<p>The initiation step formulated under this hypothesis seems to be primarily of stochastic nature. This concept is in contradiction with the known spatial progression of the pathological hallmarks of the disease. Braak and Braak (1991) described that the first AD stages affect the transentorhinal layer Pre-α; then, in subsequent stages, layer Pre-α in both transentorhinal region and proper entorhinal cortex are observed to be affected. This is followed by the effects on the first Ammon's horn sector. Finally, virtually all isocortical association areas were severely affected. I think this reproducible pattern cannot be simply explained by stochastic injuries of different nature in the aged brain. Therefore, specific factors, participating in the initial step of the disease, should have been taken into consideration in this hypothesis.

    </p><p>One putative factor initiating this stereotyped pattern could be the presence of the common neurotrophin receptor p75 and its ligand proNGF in the basal forebrain. These molecules are activated under stress conditions, they become upregulated in aged brain, and they trigger cell cycle reentry/tetraploidization of neurons (Morillo et al., 2010).

    </p><p>We have recently proposed a model for the initiation and progression of AD based on p75 (Frade and López-Sánchez, 2010). Our model coincides in many aspects with Herrup’s proposal, as we also consider the existence of an amyloid deposition cycle that could propagate the disease throughout the different structures of the brain, as described by Braak and Braak (1991). Moreover, we considered in our hypothesis that the change-of-state affecting tetraploid neurons (step 3 of Herrup’s hypothesis) is due to the morphological and the associated functional alterations expected to occur in neurons undergoing tetraploidy (see Morillo et al., 2010; Yamagishi et al., 2011). Maybe our hypothesis could be integrated in the more general view described by Herrup in his article.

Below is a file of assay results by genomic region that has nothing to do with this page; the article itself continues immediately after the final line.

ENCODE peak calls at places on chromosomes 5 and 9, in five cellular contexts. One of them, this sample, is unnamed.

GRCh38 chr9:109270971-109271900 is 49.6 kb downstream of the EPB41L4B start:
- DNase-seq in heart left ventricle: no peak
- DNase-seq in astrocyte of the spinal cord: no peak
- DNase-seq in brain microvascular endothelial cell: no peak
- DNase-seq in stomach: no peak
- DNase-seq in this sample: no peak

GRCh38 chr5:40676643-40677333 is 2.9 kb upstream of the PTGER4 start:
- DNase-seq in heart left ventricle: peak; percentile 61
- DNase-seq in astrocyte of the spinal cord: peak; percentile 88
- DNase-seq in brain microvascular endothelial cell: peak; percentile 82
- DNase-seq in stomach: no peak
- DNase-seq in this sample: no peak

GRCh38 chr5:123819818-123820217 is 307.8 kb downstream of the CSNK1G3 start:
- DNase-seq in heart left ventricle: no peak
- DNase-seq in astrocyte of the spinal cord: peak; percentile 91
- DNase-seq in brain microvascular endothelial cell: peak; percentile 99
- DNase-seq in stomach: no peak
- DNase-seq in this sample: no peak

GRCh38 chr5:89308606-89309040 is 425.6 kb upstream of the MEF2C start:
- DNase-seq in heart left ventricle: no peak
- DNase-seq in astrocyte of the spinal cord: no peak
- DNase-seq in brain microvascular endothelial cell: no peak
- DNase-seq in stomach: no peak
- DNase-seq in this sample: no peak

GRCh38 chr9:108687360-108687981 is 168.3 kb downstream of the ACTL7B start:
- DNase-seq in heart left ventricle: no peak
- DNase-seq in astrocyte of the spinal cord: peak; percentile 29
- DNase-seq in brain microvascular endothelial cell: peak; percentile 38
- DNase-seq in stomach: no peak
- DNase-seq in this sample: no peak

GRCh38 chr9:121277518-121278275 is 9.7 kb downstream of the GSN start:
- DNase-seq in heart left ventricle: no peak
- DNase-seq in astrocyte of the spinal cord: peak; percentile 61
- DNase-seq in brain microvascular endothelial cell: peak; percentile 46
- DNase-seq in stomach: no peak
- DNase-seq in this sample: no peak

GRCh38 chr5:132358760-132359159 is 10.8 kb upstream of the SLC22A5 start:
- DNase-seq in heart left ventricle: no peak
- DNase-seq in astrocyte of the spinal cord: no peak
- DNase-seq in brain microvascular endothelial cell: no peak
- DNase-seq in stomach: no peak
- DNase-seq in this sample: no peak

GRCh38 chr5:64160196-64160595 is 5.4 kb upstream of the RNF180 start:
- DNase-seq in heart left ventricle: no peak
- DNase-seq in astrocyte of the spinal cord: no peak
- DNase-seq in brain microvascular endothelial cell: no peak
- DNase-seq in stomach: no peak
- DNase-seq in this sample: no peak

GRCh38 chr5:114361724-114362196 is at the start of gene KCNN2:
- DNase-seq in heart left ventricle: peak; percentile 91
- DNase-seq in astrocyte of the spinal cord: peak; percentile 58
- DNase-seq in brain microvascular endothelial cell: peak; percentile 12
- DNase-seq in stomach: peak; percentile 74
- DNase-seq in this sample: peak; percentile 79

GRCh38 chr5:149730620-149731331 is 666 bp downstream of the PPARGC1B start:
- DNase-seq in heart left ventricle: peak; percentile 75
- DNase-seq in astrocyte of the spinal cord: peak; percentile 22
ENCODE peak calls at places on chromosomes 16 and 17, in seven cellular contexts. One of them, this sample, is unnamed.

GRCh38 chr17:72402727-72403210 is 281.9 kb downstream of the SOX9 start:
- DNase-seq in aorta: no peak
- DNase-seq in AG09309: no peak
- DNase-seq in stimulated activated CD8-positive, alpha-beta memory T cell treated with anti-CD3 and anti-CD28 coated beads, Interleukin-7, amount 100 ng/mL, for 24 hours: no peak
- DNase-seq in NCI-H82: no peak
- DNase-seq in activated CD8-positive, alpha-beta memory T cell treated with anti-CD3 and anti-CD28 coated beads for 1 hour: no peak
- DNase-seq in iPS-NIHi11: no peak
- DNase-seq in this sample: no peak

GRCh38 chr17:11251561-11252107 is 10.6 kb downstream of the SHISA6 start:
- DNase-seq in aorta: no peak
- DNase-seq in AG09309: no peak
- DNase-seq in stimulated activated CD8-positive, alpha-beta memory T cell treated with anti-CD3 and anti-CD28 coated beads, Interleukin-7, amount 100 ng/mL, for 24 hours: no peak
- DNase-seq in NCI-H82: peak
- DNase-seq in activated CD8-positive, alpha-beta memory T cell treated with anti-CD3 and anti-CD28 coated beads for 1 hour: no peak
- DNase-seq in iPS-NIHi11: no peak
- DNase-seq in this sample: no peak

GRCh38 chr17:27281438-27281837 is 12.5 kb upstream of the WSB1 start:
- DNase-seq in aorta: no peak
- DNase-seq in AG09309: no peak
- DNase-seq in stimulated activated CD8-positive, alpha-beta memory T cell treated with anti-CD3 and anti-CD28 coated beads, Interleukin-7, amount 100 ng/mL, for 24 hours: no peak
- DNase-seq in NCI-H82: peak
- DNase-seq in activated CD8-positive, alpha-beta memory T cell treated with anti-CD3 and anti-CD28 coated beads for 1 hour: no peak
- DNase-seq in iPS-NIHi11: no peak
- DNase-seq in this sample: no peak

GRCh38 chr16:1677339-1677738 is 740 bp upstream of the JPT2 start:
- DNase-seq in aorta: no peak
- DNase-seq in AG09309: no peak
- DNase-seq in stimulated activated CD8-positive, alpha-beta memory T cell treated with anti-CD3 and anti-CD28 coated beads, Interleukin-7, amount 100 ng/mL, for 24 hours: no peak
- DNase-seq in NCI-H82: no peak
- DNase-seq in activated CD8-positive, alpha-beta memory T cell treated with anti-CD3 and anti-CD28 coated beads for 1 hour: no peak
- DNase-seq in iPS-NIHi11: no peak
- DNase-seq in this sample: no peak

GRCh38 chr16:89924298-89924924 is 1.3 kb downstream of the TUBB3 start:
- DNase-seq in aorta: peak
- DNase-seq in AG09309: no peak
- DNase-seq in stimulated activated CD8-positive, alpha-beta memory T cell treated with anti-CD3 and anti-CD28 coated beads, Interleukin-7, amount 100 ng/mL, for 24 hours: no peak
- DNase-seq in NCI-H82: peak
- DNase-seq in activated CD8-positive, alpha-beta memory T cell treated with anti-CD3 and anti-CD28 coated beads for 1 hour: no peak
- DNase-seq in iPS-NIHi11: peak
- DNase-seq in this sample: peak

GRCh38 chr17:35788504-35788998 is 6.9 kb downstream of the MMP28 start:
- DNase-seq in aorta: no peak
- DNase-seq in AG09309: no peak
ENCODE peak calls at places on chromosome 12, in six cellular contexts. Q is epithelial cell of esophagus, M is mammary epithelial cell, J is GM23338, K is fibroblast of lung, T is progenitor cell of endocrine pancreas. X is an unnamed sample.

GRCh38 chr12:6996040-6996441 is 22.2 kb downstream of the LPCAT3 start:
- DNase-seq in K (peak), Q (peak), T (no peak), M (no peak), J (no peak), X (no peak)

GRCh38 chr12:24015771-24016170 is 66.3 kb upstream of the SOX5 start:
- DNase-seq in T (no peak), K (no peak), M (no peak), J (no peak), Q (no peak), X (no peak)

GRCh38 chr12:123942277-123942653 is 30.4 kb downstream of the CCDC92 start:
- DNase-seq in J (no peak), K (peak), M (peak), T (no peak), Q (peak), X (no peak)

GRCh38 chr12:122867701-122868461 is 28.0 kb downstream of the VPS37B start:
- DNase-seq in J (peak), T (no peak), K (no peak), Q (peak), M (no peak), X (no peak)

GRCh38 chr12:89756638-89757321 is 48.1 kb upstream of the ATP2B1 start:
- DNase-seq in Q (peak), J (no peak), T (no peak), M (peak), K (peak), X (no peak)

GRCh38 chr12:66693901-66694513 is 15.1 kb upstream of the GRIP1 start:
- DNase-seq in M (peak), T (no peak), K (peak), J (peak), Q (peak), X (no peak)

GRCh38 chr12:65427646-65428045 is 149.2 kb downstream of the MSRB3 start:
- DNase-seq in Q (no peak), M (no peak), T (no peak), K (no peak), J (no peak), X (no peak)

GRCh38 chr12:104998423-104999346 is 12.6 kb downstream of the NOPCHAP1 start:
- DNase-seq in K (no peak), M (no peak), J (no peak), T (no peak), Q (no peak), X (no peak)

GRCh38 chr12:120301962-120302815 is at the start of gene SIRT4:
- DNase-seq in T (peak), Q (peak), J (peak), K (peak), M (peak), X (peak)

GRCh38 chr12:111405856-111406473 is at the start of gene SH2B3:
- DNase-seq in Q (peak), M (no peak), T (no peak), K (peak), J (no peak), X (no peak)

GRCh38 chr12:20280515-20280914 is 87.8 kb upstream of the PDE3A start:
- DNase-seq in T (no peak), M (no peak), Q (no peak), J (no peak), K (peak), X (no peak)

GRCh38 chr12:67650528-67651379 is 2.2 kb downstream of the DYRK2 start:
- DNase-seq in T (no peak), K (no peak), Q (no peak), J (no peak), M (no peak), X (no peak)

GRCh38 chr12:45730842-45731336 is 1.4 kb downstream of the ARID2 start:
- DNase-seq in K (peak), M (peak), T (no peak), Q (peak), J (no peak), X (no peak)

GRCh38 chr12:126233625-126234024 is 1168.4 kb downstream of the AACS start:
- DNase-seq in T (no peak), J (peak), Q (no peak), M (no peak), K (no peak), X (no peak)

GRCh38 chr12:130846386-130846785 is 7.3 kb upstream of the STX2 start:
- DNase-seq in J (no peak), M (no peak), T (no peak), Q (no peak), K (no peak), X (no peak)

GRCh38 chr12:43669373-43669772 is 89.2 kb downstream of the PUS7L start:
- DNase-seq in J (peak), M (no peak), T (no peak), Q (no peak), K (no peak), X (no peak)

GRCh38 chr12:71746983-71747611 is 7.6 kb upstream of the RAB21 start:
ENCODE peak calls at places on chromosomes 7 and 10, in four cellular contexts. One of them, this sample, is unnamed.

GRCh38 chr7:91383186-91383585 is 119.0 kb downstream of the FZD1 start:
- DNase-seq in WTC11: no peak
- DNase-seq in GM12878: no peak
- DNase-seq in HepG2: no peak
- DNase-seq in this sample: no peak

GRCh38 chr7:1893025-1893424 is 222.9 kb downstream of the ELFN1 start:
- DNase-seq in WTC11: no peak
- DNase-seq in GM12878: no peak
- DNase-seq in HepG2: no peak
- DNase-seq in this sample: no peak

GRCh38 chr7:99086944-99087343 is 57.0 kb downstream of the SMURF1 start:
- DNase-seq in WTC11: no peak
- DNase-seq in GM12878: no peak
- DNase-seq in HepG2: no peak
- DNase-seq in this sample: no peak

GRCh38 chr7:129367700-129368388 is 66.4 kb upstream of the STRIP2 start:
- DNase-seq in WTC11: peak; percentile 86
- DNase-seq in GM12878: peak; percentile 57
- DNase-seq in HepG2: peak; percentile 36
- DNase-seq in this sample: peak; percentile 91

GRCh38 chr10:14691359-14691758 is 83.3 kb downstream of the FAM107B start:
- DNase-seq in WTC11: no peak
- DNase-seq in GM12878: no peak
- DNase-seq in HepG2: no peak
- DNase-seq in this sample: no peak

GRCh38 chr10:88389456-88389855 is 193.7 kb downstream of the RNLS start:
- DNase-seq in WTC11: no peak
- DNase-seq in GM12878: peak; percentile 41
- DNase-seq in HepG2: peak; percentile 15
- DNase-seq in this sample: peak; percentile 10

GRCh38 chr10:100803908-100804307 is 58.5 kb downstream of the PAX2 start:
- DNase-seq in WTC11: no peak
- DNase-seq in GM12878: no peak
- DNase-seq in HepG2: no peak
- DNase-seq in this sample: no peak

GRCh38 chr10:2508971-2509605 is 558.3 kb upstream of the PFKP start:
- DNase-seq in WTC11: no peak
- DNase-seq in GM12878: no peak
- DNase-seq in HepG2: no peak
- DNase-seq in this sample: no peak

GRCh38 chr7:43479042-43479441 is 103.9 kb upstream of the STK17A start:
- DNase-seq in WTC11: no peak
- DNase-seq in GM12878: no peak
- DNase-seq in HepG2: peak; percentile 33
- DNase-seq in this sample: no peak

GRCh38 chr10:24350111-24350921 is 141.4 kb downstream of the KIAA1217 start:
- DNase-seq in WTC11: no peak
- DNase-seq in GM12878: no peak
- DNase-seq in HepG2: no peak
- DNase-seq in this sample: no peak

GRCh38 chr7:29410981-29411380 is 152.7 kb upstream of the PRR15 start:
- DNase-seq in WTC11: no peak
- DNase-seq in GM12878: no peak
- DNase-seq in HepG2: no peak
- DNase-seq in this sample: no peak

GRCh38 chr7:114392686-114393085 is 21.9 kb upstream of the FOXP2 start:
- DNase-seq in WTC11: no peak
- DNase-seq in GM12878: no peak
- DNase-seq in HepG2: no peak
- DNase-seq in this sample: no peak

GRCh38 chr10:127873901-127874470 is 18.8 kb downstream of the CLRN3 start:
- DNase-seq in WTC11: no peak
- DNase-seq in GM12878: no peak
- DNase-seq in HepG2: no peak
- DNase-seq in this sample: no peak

References:

    . Neuropathological stageing of Alzheimer-related changes. Acta Neuropathol. 1991;82(4):239-59. PubMed.

    . A novel hypothesis for Alzheimer disease based on neuronal tetraploidy induced by p75 (NTR). Cell Cycle. 2010 May 15;9(10):1934-41. PubMed.

    . Somatic tetraploidy in specific chick retinal ganglion cells induced by nerve growth factor. Proc Natl Acad Sci U S A. 2010 Jan 5;107(1):109-14. PubMed.

    . DNA endoreplication in the brain neurons during body growth of an adult slug. J Neurosci. 2011 Apr 13;31(15):5596-604. PubMed.